Under the first factor, the court used several principles to determine the gravity of the underlying offense: whether intentional conduct outweighed negligent conduct; whether completed crimes outweighed the attempted conduct; and whether violent crimes outweighed the nonviolent crimes. Id. In that case, after reviewing the penalty in relation to the underlying offense, the Court found that the forfeiture of a vehicle valued at $18,000 was not a particularly harsh penalty for the driver, earning hundreds of thousands of dollars for years preceding his indictment, and transporting copious amounts of drugs across the country. Id.
Under the second factor, the court evaluated the culpability of the driver along three principles: a driver acquitted of an offense was regarded as the least culpable; a driver convicted of an offense was the most culpable; and a driver never charged with an offense must be presumed innocent. Id. In that case, the Court found the driver to be the most culpable, since the crime was intentional, complete, potentially violent, and involved a major conspiracy to sell large amounts of illegal drugs. Moreover, the driver actually pleaded guilty to three felony drug offenses. Id.
Under the third factor, the court assessed the relationship between the property and the offense, whether the property was important to the success of the crime. Id. In that case, the vehicle was simply used to transport the driver from one location to another location. Any vehicle could have transported the driver; however, the vehicle was selected with purpose of carrying drugs from one location to another as well. Id. at 37.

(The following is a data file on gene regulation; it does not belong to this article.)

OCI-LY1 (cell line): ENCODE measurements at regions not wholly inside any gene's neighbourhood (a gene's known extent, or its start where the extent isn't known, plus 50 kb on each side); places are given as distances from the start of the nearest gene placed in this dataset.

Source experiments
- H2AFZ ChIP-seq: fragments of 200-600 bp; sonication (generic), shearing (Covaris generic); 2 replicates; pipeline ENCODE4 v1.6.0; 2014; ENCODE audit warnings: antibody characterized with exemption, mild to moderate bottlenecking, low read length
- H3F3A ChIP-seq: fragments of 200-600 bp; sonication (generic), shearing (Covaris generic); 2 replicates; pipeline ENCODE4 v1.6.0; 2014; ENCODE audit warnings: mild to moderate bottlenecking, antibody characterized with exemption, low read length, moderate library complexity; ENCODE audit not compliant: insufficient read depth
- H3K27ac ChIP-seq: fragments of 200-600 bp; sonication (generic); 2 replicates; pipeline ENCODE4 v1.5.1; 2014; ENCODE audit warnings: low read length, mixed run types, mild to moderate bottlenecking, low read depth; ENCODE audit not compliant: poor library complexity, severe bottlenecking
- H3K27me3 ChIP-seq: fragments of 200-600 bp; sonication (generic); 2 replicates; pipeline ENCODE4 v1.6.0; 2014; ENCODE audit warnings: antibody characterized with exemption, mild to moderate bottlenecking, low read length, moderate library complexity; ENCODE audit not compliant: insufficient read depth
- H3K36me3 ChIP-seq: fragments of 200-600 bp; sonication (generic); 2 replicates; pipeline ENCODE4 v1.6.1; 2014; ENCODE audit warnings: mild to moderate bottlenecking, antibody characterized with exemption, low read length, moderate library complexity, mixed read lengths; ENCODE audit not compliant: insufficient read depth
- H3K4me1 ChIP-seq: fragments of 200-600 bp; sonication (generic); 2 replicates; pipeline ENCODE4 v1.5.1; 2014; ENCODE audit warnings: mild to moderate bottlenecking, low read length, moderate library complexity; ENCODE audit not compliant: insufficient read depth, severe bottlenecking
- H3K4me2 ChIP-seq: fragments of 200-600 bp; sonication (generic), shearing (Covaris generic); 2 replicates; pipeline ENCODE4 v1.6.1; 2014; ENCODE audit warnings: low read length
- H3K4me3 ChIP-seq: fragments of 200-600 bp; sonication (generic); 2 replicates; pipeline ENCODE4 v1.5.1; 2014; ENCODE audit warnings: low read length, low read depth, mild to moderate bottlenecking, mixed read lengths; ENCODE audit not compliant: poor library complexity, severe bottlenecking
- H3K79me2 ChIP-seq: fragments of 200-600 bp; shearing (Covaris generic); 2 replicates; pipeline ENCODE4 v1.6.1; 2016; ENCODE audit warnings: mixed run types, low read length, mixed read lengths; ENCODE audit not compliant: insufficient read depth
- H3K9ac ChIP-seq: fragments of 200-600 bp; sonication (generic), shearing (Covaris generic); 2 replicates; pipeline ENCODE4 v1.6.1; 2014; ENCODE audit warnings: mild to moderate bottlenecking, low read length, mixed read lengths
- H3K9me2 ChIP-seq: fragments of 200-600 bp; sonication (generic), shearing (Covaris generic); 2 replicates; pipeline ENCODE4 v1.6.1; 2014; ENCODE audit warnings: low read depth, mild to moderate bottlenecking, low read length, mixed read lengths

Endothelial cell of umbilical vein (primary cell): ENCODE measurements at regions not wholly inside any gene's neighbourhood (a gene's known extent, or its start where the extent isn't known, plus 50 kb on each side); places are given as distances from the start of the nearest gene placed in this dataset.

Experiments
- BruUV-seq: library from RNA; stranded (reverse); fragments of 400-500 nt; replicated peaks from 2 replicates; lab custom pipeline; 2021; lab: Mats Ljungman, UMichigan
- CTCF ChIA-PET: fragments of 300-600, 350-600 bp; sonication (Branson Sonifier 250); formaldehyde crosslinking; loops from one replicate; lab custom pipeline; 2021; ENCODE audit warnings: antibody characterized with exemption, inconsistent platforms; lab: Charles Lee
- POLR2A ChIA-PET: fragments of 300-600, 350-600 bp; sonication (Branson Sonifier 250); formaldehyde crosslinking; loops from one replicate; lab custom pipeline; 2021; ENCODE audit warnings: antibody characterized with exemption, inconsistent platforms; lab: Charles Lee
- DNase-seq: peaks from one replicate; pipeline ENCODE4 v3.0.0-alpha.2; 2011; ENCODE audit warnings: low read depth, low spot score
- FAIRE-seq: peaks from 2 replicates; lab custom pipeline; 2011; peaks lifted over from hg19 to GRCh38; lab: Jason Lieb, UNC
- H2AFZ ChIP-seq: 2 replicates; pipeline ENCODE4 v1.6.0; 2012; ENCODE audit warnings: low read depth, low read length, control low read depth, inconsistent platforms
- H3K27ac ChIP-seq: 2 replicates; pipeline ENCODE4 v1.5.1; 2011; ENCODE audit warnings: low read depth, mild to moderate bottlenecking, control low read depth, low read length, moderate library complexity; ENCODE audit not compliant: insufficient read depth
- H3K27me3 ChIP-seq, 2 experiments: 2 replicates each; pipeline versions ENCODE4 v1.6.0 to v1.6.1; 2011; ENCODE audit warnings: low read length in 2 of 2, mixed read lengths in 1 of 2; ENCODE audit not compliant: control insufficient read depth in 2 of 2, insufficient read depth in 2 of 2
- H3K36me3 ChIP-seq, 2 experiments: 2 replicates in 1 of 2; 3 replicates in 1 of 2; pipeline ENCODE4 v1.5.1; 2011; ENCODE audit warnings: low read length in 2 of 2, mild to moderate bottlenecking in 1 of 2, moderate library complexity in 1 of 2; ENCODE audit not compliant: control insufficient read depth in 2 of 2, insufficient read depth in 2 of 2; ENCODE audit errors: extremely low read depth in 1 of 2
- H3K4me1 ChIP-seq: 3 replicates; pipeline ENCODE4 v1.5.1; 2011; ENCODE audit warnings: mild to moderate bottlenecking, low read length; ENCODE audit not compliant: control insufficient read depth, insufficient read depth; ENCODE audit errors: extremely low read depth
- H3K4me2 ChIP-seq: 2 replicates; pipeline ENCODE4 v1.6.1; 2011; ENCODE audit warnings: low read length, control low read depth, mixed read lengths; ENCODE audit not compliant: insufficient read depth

The proportionality test continues to be applied in forfeiture cases, where the defendant filed a petition alleging that the forfeiture violated Eighth Amendment protection against excessive fines. At the beginning of 2017, a driver was stopped for speeding, and while stopped the officer discovered that the driver’s license had been revoked by another state in 2013 for driving while under the influence of an intoxicant. Thurman v. Tennessee of Safety and Homeland Sec., No. M201602215COAR3CV, 2017 WL 2895934, at *1 (Tenn. Ct. App. 2017). The driver valued his vehicle at $8,500, and testified that he endured undue hardship by not having a vehicle. Id. at *4.
The court held that the TDS violated the Eighth Amendment by seizing the vehicle, because the seizure caused infliction of undue hardship, driving privileges were eligible to be reinstated, and there was no involvement of any other criminal conduct. Id. at *5. The court used the proportionality test to determine the presence of excessive fines. First, when analyzing the harshness of the penalty to the gravity of the underlying offense, the court declared the forfeiture of the car unnecessary, given that it was unrebutted that without a vehicle the driver could not gain employment, creating an undue hardship. Id. at *4. Second, the court evaluated the culpability of the driver, and found that was no record of any convictions for driving without a license prior to the charge in that case. Id. At the time of the arrest, the driver had completed the mandatory suspension period, and was eligible to have his driving privileges reinstated. Id. Lastly, the court did not consider the relationship between the property and the offense dispositive in that case. Id.